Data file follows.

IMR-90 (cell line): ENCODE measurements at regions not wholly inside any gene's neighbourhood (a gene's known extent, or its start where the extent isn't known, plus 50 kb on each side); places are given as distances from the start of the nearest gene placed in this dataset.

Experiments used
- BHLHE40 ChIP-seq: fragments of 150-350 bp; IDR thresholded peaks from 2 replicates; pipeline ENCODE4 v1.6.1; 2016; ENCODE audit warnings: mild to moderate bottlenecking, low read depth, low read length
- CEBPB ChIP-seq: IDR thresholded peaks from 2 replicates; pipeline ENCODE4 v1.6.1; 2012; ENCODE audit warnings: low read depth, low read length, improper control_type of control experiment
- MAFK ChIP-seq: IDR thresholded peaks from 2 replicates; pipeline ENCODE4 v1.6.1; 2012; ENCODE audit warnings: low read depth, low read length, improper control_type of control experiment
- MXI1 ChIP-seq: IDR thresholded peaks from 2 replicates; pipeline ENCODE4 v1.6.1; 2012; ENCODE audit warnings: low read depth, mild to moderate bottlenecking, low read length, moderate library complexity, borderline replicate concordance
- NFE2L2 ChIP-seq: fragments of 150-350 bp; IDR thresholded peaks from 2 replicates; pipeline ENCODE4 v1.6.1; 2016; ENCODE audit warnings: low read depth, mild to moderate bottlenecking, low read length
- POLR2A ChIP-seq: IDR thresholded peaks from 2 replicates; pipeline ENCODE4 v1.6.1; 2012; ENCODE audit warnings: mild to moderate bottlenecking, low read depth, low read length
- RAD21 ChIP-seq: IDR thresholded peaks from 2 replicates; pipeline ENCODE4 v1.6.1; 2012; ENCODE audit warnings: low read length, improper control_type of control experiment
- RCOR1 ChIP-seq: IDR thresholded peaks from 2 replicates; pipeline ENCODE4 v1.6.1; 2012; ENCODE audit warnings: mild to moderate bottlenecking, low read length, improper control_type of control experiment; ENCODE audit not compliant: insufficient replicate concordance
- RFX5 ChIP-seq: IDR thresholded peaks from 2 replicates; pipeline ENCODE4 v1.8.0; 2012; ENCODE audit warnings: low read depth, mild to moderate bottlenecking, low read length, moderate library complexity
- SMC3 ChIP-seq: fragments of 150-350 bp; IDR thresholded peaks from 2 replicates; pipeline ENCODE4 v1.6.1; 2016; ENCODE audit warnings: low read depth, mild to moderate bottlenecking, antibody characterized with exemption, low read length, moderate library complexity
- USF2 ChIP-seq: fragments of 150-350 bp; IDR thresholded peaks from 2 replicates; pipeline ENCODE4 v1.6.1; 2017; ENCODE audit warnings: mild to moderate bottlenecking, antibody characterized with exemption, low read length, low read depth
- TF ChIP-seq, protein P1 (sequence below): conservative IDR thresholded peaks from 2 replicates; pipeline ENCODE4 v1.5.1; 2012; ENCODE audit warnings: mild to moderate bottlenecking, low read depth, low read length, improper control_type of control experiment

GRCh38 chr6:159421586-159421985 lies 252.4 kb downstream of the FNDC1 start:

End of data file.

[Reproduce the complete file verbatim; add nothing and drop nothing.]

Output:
IMR-90 (cell line): ENCODE measurements at regions not wholly inside any gene's neighbourhood (a gene's known extent, or its start where the extent isn't known, plus 50 kb on each side); places are given as distances from the start of the nearest gene placed in this dataset.

Experiments used
- BHLHE40 ChIP-seq: fragments of 150-350 bp; IDR thresholded peaks from 2 replicates; pipeline ENCODE4 v1.6.1; 2016; ENCODE audit warnings: mild to moderate bottlenecking, low read depth, low read length
- CEBPB ChIP-seq: IDR thresholded peaks from 2 replicates; pipeline ENCODE4 v1.6.1; 2012; ENCODE audit warnings: low read depth, low read length, improper control_type of control experiment
- MAFK ChIP-seq: IDR thresholded peaks from 2 replicates; pipeline ENCODE4 v1.6.1; 2012; ENCODE audit warnings: low read depth, low read length, improper control_type of control experiment
- MXI1 ChIP-seq: IDR thresholded peaks from 2 replicates; pipeline ENCODE4 v1.6.1; 2012; ENCODE audit warnings: low read depth, mild to moderate bottlenecking, low read length, moderate library complexity, borderline replicate concordance
- NFE2L2 ChIP-seq: fragments of 150-350 bp; IDR thresholded peaks from 2 replicates; pipeline ENCODE4 v1.6.1; 2016; ENCODE audit warnings: low read depth, mild to moderate bottlenecking, low read length
- POLR2A ChIP-seq: IDR thresholded peaks from 2 replicates; pipeline ENCODE4 v1.6.1; 2012; ENCODE audit warnings: mild to moderate bottlenecking, low read depth, low read length
- RAD21 ChIP-seq: IDR thresholded peaks from 2 replicates; pipeline ENCODE4 v1.6.1; 2012; ENCODE audit warnings: low read length, improper control_type of control experiment
- RCOR1 ChIP-seq: IDR thresholded peaks from 2 replicates; pipeline ENCODE4 v1.6.1; 2012; ENCODE audit warnings: mild to moderate bottlenecking, low read length, improper control_type of control experiment; ENCODE audit not compliant: insufficient replicate concordance
- RFX5 ChIP-seq: IDR thresholded peaks from 2 replicates; pipeline ENCODE4 v1.8.0; 2012; ENCODE audit warnings: low read depth, mild to moderate bottlenecking, low read length, moderate library complexity
- SMC3 ChIP-seq: fragments of 150-350 bp; IDR thresholded peaks from 2 replicates; pipeline ENCODE4 v1.6.1; 2016; ENCODE audit warnings: low read depth, mild to moderate bottlenecking, antibody characterized with exemption, low read length, moderate library complexity
- USF2 ChIP-seq: fragments of 150-350 bp; IDR thresholded peaks from 2 replicates; pipeline ENCODE4 v1.6.1; 2017; ENCODE audit warnings: mild to moderate bottlenecking, antibody characterized with exemption, low read length, low read depth
- TF ChIP-seq, protein P1 (sequence below): conservative IDR thresholded peaks from 2 replicates; pipeline ENCODE4 v1.5.1; 2012; ENCODE audit warnings: mild to moderate bottlenecking, low read depth, low read length, improper control_type of control experiment

GRCh38 chr6:159421586-159421985 lies 252.4 kb downstream of the FNDC1 start: